Postpartum thyroiditis is an inflammation of the thyroid gland that occurs after pregnancy. It usually occurs within a year after a woman gives birth. It affects five to ten out of every 100 women after they deliver a baby. There are usually two phases of the disease, hyperthyroidism (too much thyroid hormone) and hypothyroidism (too little thyroid hormone).
In the usual first phase, hyperthyroidism, the inflamed thyroid gland leaks stored thyroid hormone (which consists of T3 and T4) into the blood. This phase usually lasts two to four months. Too much thyroid hormone in your blood causes your metabolism to speed up.
The inflammation can damage the thyroid, making it less able to produce thyroid hormone. This can lead to the second phase, hypothyroidism, too little thyroid hormone in the blood. This phase may last up to a year. Too little thyroid hormone in your blood slows your metabolism. Many women with hypothyroidism have a goiter, an enlarged thyroid gland that causes swelling in the front part of the neck. Other symptoms of hypothyroidism can include:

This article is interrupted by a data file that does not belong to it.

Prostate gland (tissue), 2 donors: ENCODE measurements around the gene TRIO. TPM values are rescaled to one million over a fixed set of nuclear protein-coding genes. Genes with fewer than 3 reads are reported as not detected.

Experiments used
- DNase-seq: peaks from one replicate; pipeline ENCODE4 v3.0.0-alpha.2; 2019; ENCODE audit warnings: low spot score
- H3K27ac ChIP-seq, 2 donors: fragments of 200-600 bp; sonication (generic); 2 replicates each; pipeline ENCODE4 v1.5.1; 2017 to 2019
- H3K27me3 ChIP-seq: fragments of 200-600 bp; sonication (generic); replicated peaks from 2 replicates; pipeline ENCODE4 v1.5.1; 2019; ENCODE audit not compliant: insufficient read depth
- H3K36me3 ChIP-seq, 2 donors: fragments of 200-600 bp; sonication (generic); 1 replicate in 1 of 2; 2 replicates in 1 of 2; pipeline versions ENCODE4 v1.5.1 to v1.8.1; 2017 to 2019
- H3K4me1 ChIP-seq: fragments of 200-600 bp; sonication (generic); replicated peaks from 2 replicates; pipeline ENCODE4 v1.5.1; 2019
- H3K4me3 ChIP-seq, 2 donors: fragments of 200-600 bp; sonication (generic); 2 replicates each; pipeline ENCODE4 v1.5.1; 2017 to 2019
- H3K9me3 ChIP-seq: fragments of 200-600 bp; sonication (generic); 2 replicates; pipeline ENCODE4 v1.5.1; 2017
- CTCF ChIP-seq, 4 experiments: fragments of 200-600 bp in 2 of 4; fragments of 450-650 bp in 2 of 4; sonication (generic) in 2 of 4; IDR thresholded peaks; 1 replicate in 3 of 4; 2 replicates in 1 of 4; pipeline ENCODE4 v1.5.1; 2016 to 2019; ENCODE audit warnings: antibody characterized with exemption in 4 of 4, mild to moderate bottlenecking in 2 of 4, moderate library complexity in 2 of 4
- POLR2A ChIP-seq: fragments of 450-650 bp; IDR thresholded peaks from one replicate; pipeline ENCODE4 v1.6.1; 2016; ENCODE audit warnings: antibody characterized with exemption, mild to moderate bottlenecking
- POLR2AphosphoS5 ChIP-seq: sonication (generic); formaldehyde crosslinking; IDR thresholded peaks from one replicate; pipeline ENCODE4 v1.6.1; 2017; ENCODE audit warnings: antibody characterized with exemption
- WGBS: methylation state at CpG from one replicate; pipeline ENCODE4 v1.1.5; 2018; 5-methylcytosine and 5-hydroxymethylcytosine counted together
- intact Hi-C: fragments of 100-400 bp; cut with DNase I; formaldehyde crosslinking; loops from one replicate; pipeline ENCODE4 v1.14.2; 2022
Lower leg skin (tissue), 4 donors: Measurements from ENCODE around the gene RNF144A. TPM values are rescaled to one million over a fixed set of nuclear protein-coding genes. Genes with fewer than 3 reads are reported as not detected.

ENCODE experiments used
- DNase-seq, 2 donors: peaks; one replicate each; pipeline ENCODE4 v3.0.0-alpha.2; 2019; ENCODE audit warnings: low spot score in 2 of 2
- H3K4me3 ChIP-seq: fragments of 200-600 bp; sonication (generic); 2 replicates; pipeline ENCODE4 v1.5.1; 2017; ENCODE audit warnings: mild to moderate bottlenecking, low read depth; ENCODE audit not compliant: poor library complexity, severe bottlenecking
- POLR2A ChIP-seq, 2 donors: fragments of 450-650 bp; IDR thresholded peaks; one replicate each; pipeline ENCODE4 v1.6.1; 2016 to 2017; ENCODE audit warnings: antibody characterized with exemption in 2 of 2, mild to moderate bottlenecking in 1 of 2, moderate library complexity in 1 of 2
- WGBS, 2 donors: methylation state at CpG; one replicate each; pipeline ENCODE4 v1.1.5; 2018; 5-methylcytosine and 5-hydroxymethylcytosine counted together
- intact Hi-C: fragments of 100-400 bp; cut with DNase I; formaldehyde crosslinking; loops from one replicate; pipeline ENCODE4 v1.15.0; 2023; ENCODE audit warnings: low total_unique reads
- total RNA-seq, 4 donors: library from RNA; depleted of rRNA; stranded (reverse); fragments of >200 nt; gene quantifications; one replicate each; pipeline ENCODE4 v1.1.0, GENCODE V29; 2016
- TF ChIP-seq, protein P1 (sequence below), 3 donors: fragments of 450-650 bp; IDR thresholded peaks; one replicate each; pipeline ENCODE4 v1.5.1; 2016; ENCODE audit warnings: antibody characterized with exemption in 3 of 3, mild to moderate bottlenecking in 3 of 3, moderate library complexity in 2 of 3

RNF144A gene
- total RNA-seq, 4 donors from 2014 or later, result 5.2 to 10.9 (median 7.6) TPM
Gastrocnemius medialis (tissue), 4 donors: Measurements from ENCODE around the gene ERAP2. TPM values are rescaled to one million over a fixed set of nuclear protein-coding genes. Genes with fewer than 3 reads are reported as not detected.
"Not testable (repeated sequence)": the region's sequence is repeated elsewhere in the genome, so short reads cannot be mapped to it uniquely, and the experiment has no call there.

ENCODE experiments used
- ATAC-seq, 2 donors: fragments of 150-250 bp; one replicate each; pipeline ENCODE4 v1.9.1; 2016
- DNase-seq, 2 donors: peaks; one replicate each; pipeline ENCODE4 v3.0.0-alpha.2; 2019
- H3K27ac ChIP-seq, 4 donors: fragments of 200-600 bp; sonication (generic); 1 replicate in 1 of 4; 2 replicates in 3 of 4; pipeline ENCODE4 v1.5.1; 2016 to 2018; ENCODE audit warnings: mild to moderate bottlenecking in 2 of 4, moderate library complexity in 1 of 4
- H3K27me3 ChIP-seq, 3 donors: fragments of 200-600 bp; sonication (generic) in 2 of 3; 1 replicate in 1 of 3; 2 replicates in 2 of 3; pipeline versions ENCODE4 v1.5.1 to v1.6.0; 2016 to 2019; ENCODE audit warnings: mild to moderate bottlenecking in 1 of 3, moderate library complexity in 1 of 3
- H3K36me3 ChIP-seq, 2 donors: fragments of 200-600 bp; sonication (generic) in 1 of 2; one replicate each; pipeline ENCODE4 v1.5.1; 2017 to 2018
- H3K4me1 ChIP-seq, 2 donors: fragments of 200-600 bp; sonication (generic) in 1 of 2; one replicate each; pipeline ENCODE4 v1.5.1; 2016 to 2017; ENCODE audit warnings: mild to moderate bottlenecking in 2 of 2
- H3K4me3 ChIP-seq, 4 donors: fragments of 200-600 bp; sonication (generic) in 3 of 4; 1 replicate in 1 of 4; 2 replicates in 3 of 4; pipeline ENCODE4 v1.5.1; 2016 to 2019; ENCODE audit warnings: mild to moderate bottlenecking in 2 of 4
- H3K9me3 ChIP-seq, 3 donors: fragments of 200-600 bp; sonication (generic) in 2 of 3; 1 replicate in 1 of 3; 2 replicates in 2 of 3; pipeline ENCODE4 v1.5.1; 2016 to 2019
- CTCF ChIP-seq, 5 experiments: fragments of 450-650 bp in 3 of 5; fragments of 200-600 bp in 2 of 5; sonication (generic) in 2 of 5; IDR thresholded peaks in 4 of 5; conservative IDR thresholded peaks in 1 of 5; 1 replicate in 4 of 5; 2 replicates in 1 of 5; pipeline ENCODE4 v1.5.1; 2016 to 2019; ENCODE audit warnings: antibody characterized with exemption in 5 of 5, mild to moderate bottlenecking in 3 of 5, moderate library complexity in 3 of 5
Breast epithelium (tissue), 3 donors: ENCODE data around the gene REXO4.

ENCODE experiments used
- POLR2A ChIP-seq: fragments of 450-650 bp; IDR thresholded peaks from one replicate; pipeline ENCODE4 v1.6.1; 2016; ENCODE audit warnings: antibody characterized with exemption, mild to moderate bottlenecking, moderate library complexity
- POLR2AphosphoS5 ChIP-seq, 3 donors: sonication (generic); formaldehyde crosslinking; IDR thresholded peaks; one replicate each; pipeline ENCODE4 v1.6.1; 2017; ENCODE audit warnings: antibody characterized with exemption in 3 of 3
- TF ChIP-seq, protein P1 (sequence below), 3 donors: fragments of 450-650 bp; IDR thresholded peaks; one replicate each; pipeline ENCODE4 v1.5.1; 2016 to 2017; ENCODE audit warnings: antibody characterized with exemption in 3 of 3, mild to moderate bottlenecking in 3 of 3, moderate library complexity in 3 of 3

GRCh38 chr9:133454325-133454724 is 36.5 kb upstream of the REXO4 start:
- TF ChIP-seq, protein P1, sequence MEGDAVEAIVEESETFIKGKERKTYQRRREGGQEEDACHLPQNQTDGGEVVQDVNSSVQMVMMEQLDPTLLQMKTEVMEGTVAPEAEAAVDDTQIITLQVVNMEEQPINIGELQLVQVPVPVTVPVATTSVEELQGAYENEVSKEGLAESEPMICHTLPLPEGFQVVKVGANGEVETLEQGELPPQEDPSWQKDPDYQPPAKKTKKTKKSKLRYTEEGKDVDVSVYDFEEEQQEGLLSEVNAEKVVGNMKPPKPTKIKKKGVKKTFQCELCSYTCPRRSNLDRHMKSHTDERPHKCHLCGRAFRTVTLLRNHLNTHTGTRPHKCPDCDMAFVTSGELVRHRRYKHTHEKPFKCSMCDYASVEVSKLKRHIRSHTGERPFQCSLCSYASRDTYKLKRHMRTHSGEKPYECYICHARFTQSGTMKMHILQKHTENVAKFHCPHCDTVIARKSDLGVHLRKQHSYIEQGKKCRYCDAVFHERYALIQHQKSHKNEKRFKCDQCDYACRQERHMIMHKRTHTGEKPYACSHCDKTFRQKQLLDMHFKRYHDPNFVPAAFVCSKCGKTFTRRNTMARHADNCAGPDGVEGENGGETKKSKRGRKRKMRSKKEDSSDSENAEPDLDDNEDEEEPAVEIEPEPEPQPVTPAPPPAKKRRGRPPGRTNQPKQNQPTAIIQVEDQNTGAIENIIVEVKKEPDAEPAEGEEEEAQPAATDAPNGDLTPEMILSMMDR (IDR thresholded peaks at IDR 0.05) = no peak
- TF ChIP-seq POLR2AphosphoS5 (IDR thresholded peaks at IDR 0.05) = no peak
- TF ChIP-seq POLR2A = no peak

You are at greater risk of developing postpartum thyroiditis if you have an immune system disorder such as type 1 diabetes, a personal or family history of thyroid disease, or have had postpartum thyroiditis before.
For some women who develop hyperthyroidism after giving birth, the thyroid levels return to normal within a few months without going through the second phase (hypothyroidism). However, most women do experience the second phase. Of these women, about one out of five develops permanent hypothyroidism. They require life-long treatment with thyroid hormone. If left untreated, hypothyroidism can cause serious problems such as heart disease.
Diagnosis depends on the phase of the disease and is based on your symptoms and laboratory test results. These tests help determine if you are in the hyper- or hypothyroid phase:
In the first phase (hyperthyroidism), you usually don't need treatment because symptoms are mild and brief. If your symptoms are extreme, however, your doctor might give you a beta blocker drug to slow your heart rate and lessen nervousness.
In the second phase (hypothyroidism), you will receive thyroid hormone therapy if you develop symptoms. Levothyroxine is the most commonly used thyroid hormone medication. It is a synthetic (laboratory-made) form of T4 that is the same as the T4 the thyroid gland naturally makes. After 6 to 12 months, the medication is stopped to see whether your thyroid will function normally on its own. In most cases the thyroid returns to normal, but some women develop long-term hypothyroidism and need lifelong thyroid hormone replacement therapy.
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